“Let’s kill us some rag-heads,” says someone in a mock-Texan drawl, reminding me why I hate playing games with open comms. I worry that this may become a recurring theme. We trundle through some scrubland and then down a road which winds into a valley, before veering off the tarmac and over a hillock. Somebody shoots me in the back, but doesn’t kill me, and Graf_Eisen patiently heals me again. I worry that this may become a recurring theme. One of my colleagues turns back to unleash a volley of bullets back up the hill, but I can’t see anyone there.

It’s strange that this learning is so hard won by occupiers in today’s world. The Romans discovered the same truths in ancient Judea. One of the reasons the Romans had been so successful in conquering and holding territories was their ability to tolerate and absorb other cultures, particularly in reference to local religions. It was one major advantage of having a pantheon of gods. You could point to the local god, associated with, say, fertility, or crop yields, or the sun, and say, yeah, that’s actually the same as one of ours. You see, we worship the same god, you and I. Let’s all get along.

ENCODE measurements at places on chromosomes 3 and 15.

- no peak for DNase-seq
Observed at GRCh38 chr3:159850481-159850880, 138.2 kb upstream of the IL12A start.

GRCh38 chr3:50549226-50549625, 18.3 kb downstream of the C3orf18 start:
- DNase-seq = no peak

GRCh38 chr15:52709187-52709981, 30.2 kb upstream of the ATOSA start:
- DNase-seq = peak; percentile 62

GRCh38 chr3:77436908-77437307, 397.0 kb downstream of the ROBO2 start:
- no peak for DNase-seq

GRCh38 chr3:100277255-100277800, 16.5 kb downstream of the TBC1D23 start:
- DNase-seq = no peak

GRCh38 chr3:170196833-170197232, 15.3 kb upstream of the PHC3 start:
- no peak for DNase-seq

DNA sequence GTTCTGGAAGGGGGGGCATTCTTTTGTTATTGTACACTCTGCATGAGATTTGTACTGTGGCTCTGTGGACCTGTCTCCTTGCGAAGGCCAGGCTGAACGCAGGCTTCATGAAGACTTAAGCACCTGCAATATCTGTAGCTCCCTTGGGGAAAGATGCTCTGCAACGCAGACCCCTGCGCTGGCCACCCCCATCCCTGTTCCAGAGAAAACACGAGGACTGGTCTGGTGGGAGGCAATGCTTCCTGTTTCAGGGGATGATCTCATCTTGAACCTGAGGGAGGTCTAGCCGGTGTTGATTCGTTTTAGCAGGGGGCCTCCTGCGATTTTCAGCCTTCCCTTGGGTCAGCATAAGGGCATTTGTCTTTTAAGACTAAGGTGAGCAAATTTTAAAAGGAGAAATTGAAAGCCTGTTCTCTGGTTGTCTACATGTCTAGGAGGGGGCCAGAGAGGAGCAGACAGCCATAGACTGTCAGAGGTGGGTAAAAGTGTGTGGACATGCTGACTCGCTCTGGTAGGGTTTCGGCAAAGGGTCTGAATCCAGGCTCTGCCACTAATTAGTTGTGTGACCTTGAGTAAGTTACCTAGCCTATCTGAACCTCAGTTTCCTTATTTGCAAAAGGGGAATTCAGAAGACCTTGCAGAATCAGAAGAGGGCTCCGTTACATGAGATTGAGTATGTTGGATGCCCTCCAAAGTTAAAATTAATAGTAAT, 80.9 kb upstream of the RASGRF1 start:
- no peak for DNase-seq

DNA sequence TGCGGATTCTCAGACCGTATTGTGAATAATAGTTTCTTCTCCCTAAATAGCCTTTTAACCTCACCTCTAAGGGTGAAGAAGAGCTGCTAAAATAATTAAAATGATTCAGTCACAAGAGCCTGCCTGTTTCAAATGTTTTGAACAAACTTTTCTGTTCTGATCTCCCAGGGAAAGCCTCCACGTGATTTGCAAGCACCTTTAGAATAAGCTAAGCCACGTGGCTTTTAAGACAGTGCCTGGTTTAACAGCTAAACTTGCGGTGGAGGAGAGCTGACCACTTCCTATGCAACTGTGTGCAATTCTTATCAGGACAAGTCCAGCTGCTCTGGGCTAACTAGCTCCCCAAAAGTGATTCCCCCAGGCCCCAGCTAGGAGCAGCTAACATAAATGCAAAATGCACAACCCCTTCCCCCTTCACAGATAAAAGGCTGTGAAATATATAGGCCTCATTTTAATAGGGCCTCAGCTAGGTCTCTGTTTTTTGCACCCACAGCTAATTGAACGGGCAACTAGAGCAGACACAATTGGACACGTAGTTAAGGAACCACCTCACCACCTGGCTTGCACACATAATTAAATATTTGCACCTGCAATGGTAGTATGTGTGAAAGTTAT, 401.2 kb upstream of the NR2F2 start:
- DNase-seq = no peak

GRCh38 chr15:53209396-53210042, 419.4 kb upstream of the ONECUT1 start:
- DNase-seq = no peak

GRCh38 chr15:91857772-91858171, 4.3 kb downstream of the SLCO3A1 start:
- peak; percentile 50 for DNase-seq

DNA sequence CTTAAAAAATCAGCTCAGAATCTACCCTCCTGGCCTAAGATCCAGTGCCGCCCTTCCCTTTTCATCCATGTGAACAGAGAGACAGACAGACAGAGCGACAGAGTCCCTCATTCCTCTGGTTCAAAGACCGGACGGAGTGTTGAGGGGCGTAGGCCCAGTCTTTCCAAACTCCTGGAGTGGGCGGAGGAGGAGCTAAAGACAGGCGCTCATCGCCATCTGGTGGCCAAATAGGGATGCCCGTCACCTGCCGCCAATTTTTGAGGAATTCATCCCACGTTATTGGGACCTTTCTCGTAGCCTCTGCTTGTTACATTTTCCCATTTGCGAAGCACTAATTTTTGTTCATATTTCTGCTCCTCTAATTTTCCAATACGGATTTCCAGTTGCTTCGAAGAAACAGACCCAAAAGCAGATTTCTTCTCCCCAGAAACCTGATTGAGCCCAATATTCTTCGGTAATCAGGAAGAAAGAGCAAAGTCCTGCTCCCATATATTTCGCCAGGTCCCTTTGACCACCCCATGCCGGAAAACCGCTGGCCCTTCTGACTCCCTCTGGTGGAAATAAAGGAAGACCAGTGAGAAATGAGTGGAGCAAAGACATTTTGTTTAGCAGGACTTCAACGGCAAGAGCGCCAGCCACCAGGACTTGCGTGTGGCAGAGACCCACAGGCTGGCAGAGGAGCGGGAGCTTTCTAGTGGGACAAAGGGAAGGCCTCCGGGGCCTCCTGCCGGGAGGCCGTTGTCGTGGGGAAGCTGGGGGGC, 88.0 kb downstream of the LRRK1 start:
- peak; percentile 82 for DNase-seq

While being healed, most of the folks I was with have run off, leaving me and a handful of stragglers, none of whom are audibly ironic racists. I stick with Graf_Eisen and another soldier with the curiously apostrophised name Sniff’s, which makes him sound a bit like one of those birds named after 19th century naturalists, like a Wilson’s Warbler. Together, we crest a hill and move cautiously down into a village. Gunfire can now be heard, but it’s hard to tell exactly where it’s coming from - though the cracks are loud, they don’t have the distortion I heard when bullets were coming directly at me. I assume we are temporarily safe. We pass a guy with some sort of heavier belt-fed gun, firing long bursts at nothing I can easily identify, but as we come further down the mountainside, I can see tracer fire zipping back and forth across the township below, red and green. Tiny pixel shivers suggest movement on the hillside above the town.

We press down further. It takes some time. Sniff’s, Graf_Eisen and myself move through a village, cautiously poking through doorways. I quietly wonder why we are doing this: the fight is still very audibly somewhere else - but I’m almost immediately chastened when Sniff’s trots down some steps and is filled full of bullets. Judging by the puffs of dirt that exploded from the wall beside him, the bullets came from broadly the same direction of our spawn. Graf_Eisen and I huddle in the shelter of an alleyway, momentarily uncertain of how to avoid exposing ourselves to fire. I double back a bit to see if I can spot the shooter, but there’s no one visible, so I return, finding Graf_Eisen patting Sniff’s back to health - it seems that as long as you have a doctor nearby, even death is impermanent.